What is Freshwater Fishing?

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  • Written By: Ken Black
  • Edited By: Bronwyn Harris
  • Last Modified Date: 11 August 2019
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Freshwater fishing is one of the two major fishing disciplines, the other being saltwater fishing. It is done in lakes, rivers, streams and other bodies of water that are generally considered to contain freshwater. In other words, the water has an extremely low salt content, or no salt content at all and are suitable for species of fish generally found in freshwater.

in some cases, where ocean water and freshwater start to mix, which is known as brackish water, there could be situations where both saltwater and freshwater species of fish can be found together. This is especially true for species of fish that can tolerate less salty, or more salty, conditions very well. In general it is deemed freshwater fishing or saltwater fishing based on the species sought by the angler. It is conceivable that both disciplines could be practiced in the same water.

The most commonly-sought species when fishing in freshwater are bass, crappie, walleye, northern pike and various species of trout. Salmon is another popular species that lives in both salt and freshwater. It is fished commercially, most often, in salt water. However, its attraction for recreational anglers usually comes though freshwater fishing.


While there may not be as much freshwater as saltwater on Earth, many anglers spend most of their time engaging in freshwater fishing. This may be because they appreciate the freshwater fish species more, or because they simply do not have immediate access to a nearby ocean. Many enjoy freshwater fishing as a sport fishing activity.

Freshwater fishing can be done in a number of different ways. It can be done from shore, or in a water craft. Some choose to wade mountain streams. Others choose to fish from a bridge. Still others, especially in northern climates, are prepared to wait until lakes and rivers ice over and try their luck at ice fishing.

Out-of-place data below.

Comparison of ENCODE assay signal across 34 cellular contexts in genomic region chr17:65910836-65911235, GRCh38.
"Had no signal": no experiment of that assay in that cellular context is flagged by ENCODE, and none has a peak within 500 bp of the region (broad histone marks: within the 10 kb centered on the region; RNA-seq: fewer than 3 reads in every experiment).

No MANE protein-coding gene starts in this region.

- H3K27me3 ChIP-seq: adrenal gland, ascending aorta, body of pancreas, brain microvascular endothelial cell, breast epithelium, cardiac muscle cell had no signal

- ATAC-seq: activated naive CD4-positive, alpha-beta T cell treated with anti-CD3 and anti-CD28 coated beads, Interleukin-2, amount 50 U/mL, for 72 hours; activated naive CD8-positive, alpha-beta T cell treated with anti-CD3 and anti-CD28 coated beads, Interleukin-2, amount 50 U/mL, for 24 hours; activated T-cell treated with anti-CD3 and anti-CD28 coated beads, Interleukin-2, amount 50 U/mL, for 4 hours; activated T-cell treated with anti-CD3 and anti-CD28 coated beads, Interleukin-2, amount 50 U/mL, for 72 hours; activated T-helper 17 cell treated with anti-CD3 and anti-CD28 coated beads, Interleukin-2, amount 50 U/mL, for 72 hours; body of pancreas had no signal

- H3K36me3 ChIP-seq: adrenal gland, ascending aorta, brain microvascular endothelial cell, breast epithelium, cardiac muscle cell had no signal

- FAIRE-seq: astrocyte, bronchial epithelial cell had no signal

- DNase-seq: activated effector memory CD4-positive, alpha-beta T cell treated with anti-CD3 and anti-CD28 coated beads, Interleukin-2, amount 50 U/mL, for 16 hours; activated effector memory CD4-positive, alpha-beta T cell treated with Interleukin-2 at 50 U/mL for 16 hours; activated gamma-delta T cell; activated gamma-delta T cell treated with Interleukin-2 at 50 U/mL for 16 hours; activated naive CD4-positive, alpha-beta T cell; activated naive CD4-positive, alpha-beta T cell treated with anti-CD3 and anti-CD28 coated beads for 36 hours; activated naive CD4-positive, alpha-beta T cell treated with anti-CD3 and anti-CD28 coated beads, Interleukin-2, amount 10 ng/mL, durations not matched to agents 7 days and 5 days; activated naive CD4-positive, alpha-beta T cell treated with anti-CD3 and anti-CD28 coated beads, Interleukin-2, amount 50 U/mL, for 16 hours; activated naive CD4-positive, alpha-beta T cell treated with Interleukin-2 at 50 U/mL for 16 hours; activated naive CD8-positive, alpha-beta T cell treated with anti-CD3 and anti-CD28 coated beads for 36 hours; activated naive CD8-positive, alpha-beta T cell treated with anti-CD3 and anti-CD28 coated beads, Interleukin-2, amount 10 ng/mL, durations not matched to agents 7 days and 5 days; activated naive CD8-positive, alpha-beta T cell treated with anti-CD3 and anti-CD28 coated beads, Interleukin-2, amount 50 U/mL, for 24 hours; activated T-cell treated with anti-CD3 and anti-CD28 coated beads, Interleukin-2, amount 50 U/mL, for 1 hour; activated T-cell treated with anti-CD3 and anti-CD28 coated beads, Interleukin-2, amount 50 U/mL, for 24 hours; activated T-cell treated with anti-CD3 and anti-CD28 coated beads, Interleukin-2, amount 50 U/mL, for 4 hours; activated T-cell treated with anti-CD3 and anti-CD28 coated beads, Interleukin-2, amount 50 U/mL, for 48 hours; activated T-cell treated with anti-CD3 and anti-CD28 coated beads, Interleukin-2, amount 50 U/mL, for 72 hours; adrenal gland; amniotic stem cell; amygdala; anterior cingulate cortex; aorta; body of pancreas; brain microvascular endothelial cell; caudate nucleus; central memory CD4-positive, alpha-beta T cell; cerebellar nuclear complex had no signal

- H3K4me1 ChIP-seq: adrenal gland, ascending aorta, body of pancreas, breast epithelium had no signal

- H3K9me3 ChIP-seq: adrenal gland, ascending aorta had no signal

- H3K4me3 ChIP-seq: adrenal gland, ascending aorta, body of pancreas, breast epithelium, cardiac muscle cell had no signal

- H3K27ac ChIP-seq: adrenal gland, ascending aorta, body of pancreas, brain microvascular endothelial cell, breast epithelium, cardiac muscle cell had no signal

Most freshwater fishing is done with a pole, line and hook, though these also vary widely. Some prefer a close-faced reel, with a push button to release the line. Others prefer open faced reels, where a bell is flipped to release line. There are also casting reels and fly fishing reels, each with their own unique advantages and disadvantages. Nets can also be used, but some jurisdictions place restrictions on taking certain freshwater species with nets.

Bait choices also run the gambit and depend largely on the type of fish being sought. Predatory fish will hit on live bait, cut bait, or artificial bait, also known as lures. Often, choosing the proper bait will take some trial and error. However, each fish has its own preferences, and conditions also play a major role in the choices.


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Post 3

Aside from the salt content, there doesn't seem to be much of a difference between saltwater and freshwater fishing. However, people who are trying to watch their salt intake would certainly benefit from freshwater fishing. Don't quote me on this, but I have heard that there are ways to remove the salt content from fish who reside in saltwater. How true is this? And if it is true, that actually sounds like a great idea.

Post 2

I like how in the last paragraph, it mentions the importance of choosing the best bait, especially depending on what type of fish you're looking for. Overall, this is extremely important, especially in the sense that more than often, how long it takes for you to catch a fish can really depend on the type of bait you're using.

Based on my personal experience, I had to learn this the hard way. When I first began fishing, I hardly had any bites. However, after asking my dad for advice, he informed me that I was using the wrong bait, and that it always depended on what fish I was looking for. Even though there are still issues, it's certainly not as much of a hassle as before.

Post 1

Whether it's saltwater fishing or freshwater fishing, one of the main aspects you have to remember is that it's all about patience, especially in this day and age. If you're trying to catch a fish, and you're becoming frustrated, you shouldn't give up right away. For the most part, it takes time, and sometimes, you can even be out there for hours before you get a bite. Though I myself enjoy fishing, patience was one of the few things I had to learn. Once you get past that, the experience is well worth it.

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